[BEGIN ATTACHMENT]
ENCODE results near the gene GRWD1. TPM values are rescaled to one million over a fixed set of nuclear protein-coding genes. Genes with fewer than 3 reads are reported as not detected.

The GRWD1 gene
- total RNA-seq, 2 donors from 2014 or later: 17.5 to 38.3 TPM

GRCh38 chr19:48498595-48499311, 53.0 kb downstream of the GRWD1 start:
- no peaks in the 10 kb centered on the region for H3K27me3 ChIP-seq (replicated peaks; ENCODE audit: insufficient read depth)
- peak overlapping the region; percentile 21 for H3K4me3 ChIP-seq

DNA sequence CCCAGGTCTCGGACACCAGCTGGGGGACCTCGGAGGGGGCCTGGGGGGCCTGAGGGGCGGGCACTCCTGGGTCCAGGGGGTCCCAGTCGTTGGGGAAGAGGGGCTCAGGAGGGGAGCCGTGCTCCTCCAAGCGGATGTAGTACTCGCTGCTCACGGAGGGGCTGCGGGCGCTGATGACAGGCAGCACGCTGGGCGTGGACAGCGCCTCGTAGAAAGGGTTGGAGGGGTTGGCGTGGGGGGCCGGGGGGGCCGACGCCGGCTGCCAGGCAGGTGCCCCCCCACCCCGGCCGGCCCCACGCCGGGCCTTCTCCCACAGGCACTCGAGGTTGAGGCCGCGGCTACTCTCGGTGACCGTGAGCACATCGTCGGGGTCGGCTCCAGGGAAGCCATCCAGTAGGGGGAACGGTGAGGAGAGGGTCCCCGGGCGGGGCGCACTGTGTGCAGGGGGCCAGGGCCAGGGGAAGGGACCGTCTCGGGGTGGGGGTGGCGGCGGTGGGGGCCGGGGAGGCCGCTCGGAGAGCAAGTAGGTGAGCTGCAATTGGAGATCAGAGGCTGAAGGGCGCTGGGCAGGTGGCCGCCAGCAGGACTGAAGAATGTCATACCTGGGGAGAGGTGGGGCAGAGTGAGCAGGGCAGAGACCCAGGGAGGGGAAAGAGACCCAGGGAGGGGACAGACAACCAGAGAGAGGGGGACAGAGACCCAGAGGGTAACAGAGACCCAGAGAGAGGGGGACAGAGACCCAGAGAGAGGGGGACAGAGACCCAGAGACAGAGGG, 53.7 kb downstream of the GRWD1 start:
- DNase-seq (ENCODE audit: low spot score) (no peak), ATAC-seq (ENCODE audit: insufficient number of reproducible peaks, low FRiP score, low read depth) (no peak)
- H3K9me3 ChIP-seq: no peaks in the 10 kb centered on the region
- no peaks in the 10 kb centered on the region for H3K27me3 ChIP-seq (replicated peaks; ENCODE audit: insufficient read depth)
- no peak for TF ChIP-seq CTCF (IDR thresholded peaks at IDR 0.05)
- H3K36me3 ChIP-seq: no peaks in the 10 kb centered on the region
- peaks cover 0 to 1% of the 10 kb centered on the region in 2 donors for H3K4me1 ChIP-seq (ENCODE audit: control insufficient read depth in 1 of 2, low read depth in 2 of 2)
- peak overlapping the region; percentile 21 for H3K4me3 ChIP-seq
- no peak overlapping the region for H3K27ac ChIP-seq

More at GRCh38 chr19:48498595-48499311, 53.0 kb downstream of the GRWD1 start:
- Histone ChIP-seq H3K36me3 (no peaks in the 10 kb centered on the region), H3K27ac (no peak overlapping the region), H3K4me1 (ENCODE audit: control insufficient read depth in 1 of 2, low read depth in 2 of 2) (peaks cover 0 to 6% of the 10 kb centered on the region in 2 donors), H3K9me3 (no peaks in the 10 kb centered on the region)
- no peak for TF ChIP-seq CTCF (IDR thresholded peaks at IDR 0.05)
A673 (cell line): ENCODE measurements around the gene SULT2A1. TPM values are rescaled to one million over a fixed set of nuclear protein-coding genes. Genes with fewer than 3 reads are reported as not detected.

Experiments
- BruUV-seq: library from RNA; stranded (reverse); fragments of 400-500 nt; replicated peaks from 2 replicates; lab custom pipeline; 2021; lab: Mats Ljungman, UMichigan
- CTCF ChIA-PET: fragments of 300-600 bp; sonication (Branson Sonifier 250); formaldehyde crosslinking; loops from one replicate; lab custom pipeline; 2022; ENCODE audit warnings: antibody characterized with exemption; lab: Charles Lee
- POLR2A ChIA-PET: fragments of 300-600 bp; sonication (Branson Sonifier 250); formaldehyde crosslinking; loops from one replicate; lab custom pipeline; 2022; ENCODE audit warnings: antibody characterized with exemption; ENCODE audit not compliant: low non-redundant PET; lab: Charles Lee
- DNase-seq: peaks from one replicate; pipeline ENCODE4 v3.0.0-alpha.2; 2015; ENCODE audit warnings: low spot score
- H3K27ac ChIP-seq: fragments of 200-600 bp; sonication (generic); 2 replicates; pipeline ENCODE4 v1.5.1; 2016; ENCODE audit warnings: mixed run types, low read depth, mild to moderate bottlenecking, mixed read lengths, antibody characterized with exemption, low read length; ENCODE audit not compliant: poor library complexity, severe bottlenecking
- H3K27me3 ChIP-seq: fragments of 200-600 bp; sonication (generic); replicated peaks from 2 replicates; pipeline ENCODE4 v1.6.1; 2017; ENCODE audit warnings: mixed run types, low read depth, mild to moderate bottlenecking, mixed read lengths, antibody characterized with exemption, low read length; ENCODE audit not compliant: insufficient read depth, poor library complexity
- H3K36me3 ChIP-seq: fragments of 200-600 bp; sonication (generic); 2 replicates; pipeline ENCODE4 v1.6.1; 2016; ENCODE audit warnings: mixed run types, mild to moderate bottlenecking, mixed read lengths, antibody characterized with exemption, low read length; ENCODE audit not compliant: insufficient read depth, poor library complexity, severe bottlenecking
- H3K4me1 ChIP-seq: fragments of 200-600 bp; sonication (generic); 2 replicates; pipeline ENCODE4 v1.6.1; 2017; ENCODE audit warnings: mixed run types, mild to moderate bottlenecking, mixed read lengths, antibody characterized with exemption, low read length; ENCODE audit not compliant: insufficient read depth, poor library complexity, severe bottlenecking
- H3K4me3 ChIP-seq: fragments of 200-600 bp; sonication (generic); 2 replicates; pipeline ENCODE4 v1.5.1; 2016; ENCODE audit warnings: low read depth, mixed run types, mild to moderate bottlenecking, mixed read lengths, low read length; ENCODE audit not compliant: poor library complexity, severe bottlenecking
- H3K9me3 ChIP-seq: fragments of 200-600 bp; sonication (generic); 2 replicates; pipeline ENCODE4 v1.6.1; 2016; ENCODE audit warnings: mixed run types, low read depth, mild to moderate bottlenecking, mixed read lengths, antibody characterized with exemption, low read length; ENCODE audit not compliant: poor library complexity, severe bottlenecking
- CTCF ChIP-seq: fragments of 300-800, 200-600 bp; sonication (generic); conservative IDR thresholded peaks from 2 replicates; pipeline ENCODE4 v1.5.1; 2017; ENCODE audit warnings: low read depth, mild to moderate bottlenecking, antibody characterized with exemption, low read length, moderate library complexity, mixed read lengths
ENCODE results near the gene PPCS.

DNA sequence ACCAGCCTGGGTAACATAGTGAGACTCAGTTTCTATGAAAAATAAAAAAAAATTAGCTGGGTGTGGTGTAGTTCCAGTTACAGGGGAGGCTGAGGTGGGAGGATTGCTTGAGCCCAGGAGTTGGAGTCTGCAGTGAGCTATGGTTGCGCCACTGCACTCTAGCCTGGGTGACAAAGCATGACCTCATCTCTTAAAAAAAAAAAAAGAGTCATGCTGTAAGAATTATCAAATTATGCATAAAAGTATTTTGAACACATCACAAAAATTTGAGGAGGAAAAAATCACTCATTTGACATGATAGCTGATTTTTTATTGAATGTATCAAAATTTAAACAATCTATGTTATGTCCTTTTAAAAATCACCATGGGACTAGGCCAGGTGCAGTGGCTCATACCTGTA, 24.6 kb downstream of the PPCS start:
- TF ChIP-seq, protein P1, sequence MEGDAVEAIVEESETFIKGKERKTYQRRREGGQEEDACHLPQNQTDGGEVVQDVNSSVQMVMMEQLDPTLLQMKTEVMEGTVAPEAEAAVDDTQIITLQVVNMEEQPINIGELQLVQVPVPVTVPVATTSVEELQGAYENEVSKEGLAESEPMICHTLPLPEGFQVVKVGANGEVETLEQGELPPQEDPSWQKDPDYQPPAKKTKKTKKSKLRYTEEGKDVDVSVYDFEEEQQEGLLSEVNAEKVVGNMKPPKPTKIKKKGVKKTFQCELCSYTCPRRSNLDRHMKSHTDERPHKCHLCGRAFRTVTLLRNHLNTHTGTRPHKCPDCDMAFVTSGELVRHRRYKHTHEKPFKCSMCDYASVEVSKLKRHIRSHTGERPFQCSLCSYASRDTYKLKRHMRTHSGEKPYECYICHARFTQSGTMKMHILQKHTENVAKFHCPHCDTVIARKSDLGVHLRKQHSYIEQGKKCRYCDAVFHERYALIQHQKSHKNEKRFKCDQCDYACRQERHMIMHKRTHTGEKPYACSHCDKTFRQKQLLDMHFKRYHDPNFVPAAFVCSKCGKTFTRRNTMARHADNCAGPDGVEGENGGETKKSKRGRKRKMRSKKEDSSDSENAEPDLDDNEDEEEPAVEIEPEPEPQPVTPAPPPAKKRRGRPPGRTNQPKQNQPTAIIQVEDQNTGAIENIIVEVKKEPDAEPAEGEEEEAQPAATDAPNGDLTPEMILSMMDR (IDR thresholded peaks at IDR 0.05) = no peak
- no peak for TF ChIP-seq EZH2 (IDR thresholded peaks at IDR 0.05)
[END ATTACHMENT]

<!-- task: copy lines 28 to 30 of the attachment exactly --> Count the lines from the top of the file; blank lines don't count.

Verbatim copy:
- H3K4me1 ChIP-seq: fragments of 200-600 bp; sonication (generic); 2 replicates; pipeline ENCODE4 v1.6.1; 2017; ENCODE audit warnings: mixed run types, mild to moderate bottlenecking, mixed read lengths, antibody characterized with exemption, low read length; ENCODE audit not compliant: insufficient read depth, poor library complexity, severe bottlenecking
- H3K4me3 ChIP-seq: fragments of 200-600 bp; sonication (generic); 2 replicates; pipeline ENCODE4 v1.5.1; 2016; ENCODE audit warnings: low read depth, mixed run types, mild to moderate bottlenecking, mixed read lengths, low read length; ENCODE audit not compliant: poor library complexity, severe bottlenecking
- H3K9me3 ChIP-seq: fragments of 200-600 bp; sonication (generic); 2 replicates; pipeline ENCODE4 v1.6.1; 2016; ENCODE audit warnings: mixed run types, low read depth, mild to moderate bottlenecking, mixed read lengths, antibody characterized with exemption, low read length; ENCODE audit not compliant: poor library complexity, severe bottlenecking